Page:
To understand this, it helps to be clear about the terminology. The term "chances" is usually used to mean a physical interpretation of probabilities. The idea is that a symmetrical, unbiased coin has a physical chance of landing heads with a probability of 0.5, or that an urn containing 1 million red marbles, 1 million blue and 1 million green, has a physical probability that a marble drawn at random will have a probability of 1/3 of being red. The first thing to note here is that this is only one way of understanding probabilities: on an epistemic account there are no chances, and what we call probabilities are statements about how much information we possess. I'll leave that thought to one side for a moment and proceed with chances, since the author of the article you reference believes in them.
The important question is, if I don't have any direct access to the physical chances, i.e. I can't test the symmetry of the coin or count all the marbles in the urn, and the only information I have is gleaned from performing sampling experiments and observing the frequencies in the sample, what inferential relationship is there between the physical chances and the observed frequencies of the samples? What Bernoulli showed is that one can draw an inference from the chances to the observed frequencies: this is the law of large numbers, and it implies that if you keep tossing the coin, the long run frequency of the sample result will converge to the physical chance. Or if you keep drawing marbles from the urn, the long run frequency of your sample will converge to the actual proportions of the marbles in the urn. Note that this is a convergence result only: it doesn't mean that your sample frequency must agree with the chances, only that it will tend towards doing so in the long run.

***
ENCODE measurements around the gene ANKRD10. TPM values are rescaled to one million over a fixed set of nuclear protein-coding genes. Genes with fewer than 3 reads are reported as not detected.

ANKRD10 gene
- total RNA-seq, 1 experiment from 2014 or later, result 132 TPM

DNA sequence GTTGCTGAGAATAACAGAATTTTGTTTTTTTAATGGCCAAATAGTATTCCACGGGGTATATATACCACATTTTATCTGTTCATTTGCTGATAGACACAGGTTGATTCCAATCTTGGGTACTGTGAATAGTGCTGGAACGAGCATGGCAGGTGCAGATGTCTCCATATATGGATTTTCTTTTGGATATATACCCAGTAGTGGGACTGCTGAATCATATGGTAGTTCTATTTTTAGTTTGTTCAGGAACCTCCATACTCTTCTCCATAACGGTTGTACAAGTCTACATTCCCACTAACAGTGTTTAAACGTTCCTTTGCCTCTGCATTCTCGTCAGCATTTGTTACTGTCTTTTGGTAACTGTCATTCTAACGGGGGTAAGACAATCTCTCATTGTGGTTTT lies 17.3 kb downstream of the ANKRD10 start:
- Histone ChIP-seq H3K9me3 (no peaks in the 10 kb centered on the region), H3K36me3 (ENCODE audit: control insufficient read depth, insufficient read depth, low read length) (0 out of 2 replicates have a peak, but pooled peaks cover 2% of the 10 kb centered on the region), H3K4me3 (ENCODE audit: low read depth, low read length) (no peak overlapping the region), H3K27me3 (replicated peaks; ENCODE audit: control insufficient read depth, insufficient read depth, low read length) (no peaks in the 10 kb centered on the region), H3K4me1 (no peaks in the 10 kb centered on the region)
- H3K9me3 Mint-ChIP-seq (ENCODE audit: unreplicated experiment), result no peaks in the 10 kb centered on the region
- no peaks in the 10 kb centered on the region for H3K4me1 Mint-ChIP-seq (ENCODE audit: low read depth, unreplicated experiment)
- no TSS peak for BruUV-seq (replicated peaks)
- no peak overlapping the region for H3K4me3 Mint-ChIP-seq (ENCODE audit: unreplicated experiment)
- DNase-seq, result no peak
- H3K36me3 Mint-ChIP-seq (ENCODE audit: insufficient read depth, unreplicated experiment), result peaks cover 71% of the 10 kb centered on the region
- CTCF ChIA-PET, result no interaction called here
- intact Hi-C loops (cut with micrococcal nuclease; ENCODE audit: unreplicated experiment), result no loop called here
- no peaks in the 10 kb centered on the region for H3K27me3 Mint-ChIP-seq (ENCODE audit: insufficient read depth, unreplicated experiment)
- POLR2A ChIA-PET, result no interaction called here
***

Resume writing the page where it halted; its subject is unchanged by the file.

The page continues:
What Bernoulli doesn't tell you is how to perform the inverse inference from information about the observed frequencies of the sample to information about the chances. This is a very common problem in real life: often we want to know something about a system or a population, perhaps because we want to make future predictions about it, but we only have access to samples of data. Solving this problem is much more problematic and there is no perfect way to do it, or even a general consensus about how to go about it. Fisher held that the best approach is to make hypotheses about the chances, design experiments to test them, and reject the hypotheses if the test results are significant. Neyman and Pearson used the approach of defining type 1 and type 2 errors and of approaching the values of chances in terms of false positive and false negative error rates. Bayesians use Bayes' rule by specifying prior probability distributions and using the data to update those distributions. Likelihoodists take two rival hypotheses and calculate a likelihood ratio that allows one to say which hypothesis is confirmed relative to the other.